New project explores COVID-inspired data science education through epidemiology

The ongoing COVID-19 pandemic is providing an unprecedented amount of health and social science data, and serves as a compelling starting point to engage in data science activities. A new project funded by the Innovative Technology Experiences for Students and Teachers (ITEST) program at the National Science Foundation is designed to empower young people to understand data science through epidemiology. The COVID-Inspired Data Science Education Through Epidemiology project partners include Science Education Solutions, Tumblehome, STEM Next/Imagine Science, Strategic Learning Partners for Innovation, Jackson Laboratory, Partnerships in Education and Resilience, and the Concord Consortium.

The project engages 400 underserved youth across the country in “Data Detective Clubs” that meet in person or online. Fifteen hours of out-of-school activities are based on The Case of the COVID Crisis, a young adult adventure novel by former Concord Consortium board member Pendred (Penny) Noyce. A medical doctor, educator, and writer, she has helped improve science education nationwide through her work at the Noyce Foundation, established in honor of her father, Robert Noyce, co-inventor of the integrated circuit and co-founder of Intel. She later transitioned to writing middle-grade novels. Noyce is the Co-Principal Investigator of the new project.

The Case of the Covid Crisis book cover

The Case of the COVID Crisis book cover image used with permission of Tumblehome.

The Case of the COVID Crisis follows two curious and determined middle school students, Clinton and Mae, on a time-travel adventure guided by a teenage mentor from the future. They visit epidemics of the past and present, including measles, smallpox, Nipah, the 1918 flu, Ebola, and COVID, and travel to the Congo, Bangladesh, Taiwan, Pittsburgh, and Navajo country. While the topic is the spread of disease, the narrative shares historical facts that abound with the power of science—and data science—and the hope for cures.

The project will expand the scope of the book and include podcasts of the characters discussing data, followed by activities designed to explore real datasets using our Common Online Data Analysis Platform (CODAP). Students will also watch animations about viruses, vaccines, and clinical trials.

Simulation of a viral outbreak

Students use a simulation of a viral outbreak to understand the ways various parameters influence the spread of a virus.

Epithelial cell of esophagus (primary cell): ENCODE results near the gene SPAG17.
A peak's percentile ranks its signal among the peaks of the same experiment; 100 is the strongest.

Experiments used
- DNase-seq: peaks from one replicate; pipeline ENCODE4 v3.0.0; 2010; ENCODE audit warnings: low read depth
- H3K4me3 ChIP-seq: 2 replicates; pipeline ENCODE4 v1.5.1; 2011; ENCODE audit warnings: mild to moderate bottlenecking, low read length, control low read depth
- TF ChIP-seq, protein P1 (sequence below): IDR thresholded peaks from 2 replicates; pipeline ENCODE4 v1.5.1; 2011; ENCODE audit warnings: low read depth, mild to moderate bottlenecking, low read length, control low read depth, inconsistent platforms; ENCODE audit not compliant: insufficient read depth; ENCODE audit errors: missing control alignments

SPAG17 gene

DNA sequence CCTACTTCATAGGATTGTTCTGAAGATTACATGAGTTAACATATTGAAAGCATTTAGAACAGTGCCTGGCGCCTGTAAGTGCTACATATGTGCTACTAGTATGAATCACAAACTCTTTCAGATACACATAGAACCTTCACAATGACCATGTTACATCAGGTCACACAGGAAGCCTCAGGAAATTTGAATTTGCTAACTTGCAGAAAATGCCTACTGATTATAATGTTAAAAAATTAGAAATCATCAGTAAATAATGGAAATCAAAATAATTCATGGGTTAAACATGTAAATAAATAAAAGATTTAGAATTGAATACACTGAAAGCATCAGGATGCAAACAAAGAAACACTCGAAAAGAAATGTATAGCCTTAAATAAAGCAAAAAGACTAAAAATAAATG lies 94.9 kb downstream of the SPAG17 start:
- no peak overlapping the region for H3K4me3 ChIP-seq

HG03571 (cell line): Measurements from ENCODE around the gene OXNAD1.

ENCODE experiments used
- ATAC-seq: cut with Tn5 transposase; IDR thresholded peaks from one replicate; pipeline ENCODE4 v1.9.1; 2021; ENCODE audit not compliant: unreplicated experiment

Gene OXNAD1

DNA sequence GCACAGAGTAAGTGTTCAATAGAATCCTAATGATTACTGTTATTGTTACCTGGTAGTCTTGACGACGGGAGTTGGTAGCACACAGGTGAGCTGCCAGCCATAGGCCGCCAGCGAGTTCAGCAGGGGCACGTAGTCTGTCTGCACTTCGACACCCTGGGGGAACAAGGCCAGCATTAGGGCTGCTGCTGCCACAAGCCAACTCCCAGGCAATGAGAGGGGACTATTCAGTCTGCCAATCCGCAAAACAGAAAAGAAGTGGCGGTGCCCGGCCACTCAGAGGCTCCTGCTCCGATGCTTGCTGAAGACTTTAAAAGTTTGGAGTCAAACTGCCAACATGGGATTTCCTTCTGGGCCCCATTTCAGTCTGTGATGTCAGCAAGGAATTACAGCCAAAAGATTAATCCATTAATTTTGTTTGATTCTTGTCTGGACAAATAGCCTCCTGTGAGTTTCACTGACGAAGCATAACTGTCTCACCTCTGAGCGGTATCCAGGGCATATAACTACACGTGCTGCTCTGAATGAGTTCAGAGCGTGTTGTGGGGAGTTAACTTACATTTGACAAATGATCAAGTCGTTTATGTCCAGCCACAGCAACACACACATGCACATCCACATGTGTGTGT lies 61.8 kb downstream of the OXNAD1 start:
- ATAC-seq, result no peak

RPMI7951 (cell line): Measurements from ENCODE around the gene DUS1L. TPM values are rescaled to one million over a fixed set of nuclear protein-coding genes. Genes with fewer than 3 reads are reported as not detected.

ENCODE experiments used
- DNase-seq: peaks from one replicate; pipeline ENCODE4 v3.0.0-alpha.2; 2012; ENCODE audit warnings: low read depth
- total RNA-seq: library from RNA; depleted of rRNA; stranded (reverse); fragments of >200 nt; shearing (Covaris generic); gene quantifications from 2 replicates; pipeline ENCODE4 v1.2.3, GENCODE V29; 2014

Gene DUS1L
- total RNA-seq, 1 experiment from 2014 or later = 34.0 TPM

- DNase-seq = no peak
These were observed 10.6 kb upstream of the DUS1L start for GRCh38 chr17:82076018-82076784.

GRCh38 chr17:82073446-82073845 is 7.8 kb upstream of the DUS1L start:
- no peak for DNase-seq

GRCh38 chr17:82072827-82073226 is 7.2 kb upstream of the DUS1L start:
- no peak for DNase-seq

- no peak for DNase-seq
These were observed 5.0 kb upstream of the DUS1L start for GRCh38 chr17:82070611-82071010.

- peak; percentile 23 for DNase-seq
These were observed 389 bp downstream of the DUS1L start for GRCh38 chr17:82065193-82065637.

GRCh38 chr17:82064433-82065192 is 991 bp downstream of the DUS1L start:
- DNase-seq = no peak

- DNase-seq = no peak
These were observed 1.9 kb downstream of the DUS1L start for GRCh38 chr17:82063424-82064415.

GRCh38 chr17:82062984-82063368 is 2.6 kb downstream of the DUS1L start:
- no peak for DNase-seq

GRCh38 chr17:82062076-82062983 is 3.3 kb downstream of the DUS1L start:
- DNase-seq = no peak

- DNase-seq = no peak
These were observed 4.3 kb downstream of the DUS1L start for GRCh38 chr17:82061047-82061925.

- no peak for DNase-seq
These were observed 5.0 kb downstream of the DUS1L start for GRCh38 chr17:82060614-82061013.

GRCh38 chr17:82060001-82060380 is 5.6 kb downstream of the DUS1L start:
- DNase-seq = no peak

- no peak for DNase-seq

Lead CODAP developer and Co-Principal Investigator Bill Finzer says, “I can’t wait to see the data discoveries these young detectives will certainly find. My hope is that the data inspire them to learn more about their world, including epidemiology, and how they can work toward solutions together now and in the future.”

The ITEST program supports projects that contribute to increasing students’ knowledge and interest in science, technology, engineering, and mathematics (STEM) and information and communication technology (ICT) careers. In order to encourage youth interest in the myriad careers of the data-rich discipline of epidemiology, the project provides opportunities for students to meet data scientists, researchers, and/or local epidemiologists either in person or virtually.

Principal Investigator Jan Mokros is a Senior Researcher at Science Education Solutions, where she leads another National Science Foundation-funded project called Data Clubs for Middle School Youth, which has already established data clubs in rural and urban afterschool settings. Mokros notes, “Since children spend so much time out of school, data clubs offer a promising space to explore new activities that inspire youth to see data science and math as exciting and collaborative endeavors where they can excel. This new project includes an exploration of epidemiology centered around an engaging narrative.”

Project research studies how youth use datasets and data tools to ask epidemiological questions, examine patterns, and make predictions; explores how youth become motivated to engage in work at the intersection of data science and epidemiology; and examines the affordances of data clubs that integrate narrative, inquiry-based data activities, accessible data tools, animations, and career exploration.

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